And also, consider the LA Times choices and results:
Question: What did you like most about your choice for president? (UP TO TWO REPLIES ACCEPTED)


All GBush JKerry
Strong leader37%55%19%
Shares my values22%23%20%
Cares about people like me21%17%26%
Has honesty/integrity21%27%15%
His overall political ideology13%6%20%
Best at keeping country safe from terrorism13%19%6%
Will build respect for U.S. around the world13%4%23%
Will strengthen nation’s economy11%3%19%
More effective commander-in-chief10%8%11%
He will stand firm in the positions he takes9%15%3%
Has a plan for achieving success in Iraq3%3%3%
His military service and record at the time of Vietnam2%1%4%
He is likable2%2%2%
None of the above4%2%6%
As with the issues question, the LA Times question is both more genuinely revealing s to voter sentiment and doesn't present as divided a portrait of the electorate as the NEP question does.

What Went Wrong With The Questions?

As I mentioned earlier, I initially thought part of the reason was the well-intended reduction of the length of the exit survey in the hopes of increasing the likelihood of voters participating.

Television-Dominated Consortium Members Dictate Questionnaire Design

Good opinion research starts with good questionnaire planning. This is clearly a job for a public opinion research professional. The exit polls were managed by two very experienced pollsters, so one would hope the pollsters developed and validated a robust questionnaire, right? We can presume they handled the key demographic and voting questions, which are pretty standard each election cycle. Unfortunately, according to the plainest interpretation of the NEP FAQ, the actual questions themselves appear to have been written by the media firms (the five news networks and the AP that make up the NEP consortium).

If exit poll data is a source for developing a sophisticated understanding of the electorate's motivations, this is very frustrating. Not to be uncharitable, but the broadcast news media can rarely be accused of the sophisticated analysis of anything, unless it happens to be a celebrity crime. They often appear incapable of communicating anything but the most basic poll results. The thought of leaving this extremely significant part of the survey design in their hands strikes me as the potentially fatal methodological flaw. Leaving such a critical component to anything less than a professional opinion researcher was a mistake.

In fact, I am coming around to the suspicion (and that's all it is right now) that the television networks in fact chose the questions to clearly paint the "divided America."

Other Indications That Results Were Engineered to Highlight "The Divide"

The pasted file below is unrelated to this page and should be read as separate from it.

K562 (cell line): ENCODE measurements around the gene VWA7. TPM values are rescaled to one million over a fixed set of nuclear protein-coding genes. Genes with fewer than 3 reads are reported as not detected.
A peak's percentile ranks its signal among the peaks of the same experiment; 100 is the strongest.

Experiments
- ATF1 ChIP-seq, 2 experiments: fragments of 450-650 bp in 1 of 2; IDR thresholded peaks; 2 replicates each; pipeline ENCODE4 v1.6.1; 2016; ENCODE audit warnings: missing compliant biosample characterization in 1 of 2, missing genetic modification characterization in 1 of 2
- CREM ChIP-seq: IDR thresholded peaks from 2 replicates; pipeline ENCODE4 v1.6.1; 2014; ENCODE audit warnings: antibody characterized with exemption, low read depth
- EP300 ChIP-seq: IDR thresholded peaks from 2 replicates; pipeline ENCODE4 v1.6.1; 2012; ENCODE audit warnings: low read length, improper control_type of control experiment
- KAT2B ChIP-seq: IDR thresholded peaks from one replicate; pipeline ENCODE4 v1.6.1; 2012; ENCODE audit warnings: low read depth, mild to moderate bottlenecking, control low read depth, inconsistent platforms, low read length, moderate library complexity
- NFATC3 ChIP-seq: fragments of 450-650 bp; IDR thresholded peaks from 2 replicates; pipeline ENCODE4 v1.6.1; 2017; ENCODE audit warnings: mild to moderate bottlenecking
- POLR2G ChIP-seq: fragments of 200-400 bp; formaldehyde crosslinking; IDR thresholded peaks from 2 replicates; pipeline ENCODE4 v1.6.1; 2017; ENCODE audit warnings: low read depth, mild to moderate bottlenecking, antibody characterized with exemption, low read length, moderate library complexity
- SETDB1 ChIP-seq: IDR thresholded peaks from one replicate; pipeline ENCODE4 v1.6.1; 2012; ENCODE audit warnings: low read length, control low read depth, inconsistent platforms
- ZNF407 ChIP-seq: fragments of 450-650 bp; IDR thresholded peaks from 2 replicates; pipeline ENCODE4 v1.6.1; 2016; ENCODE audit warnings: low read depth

Change of Summarization of by Education Level from Prior Years

The raw NEP questions allow voters 5 responses for their education. This year, the results were as follows:


% of Sample
GBush JKerry
RNader
Did not complete high school
4
49%
50%
0%
High school graduate
22
52%
47%
0%
Some college or associate degree
32
54%
46%
0%
College graduate
26
52%
46%
1%
Postgraduate study
16
44%
55%
1%

In the 2000 election reporting, VNS results also summarized the data between "no college" (includes first two responses) and "college-educated" (includes "some college" response). This year, they changed their summarization to split to "No College Degree" and "College Degree." Of course, this is not precisely accurate, because the Some College category is really "Some College or Associate Degree," so the College Degree should really be designated as "Bachelor's Degree or higher" or similar.


% of Sample
GBush JKerry
RNader
No College Degree
58
53%
47%
0%
College Graduate
42
49%
49%
1%

By moving that largest segment of the sample (the "some college") group, the report can again be about "the divide," with Bush's support being stronger from those without a college degree. If they had maintained the 2000 breaks (and labels), it would have looked like this:


% of Sample
GBush JKerry
RNader
No College
26
52%
48%
0%
CollegeEducated74
52%
48%
*%

That is to say, there would not have been another indication of the deep rift.

Is There Any Motivation for Television Networks to Highlight Voter Division?

I'm not 100% sure why they would want to create that image so badly it would be worth effectively rigging the voter opinion results. The only rationale that comes to mind for doing this is that an America divided along largely demographic grounds is a better story for television.

I suppose television as a medium can't compete as strongly with print or online in the deeper discussion of policy, and that is exactly what our nation needs. If polling revealed the commonsense fact that most Americans, regardless of who they vote for, are generally concerned about the same sorts of things, and the conflict is really about the philosophical approach to achieving those common goals, then Americans are going to realize that we need to come together, across party lines and ideologies, and have a dialog about how best to achieve those common goals. That usually what I try to do here, but I think many people think it's just easier to believe that "the other guys" are just too far apart from them to even have a conversation.

Believe me, I am not saying that the idea of the divide is a myth. I think we all can see examples of it as we look around. I just think the television networks may be trying to juice-up that story.

Update: Someone pointed me to ABC Polling Director Gary Langer's NYT Op-Ed piece, in which he discusses the "moral values" question choice and his opposition to using it in the poll. "A poorly devised exit poll question and a dose of spin are threatening to undermine our understanding of the 2004 presidential election."

Please, comment away. I'm not a conspiracy theorist, I initially thought it was just another case of screw ups with the exit polling, which is a far more expected story based on history than the exit poll not having problems. However, some of these factors but it just doesn't seem like a mistake.

e-mail post | Link Cosmos | [Permalink]  |  | Sunday, November 07, 2004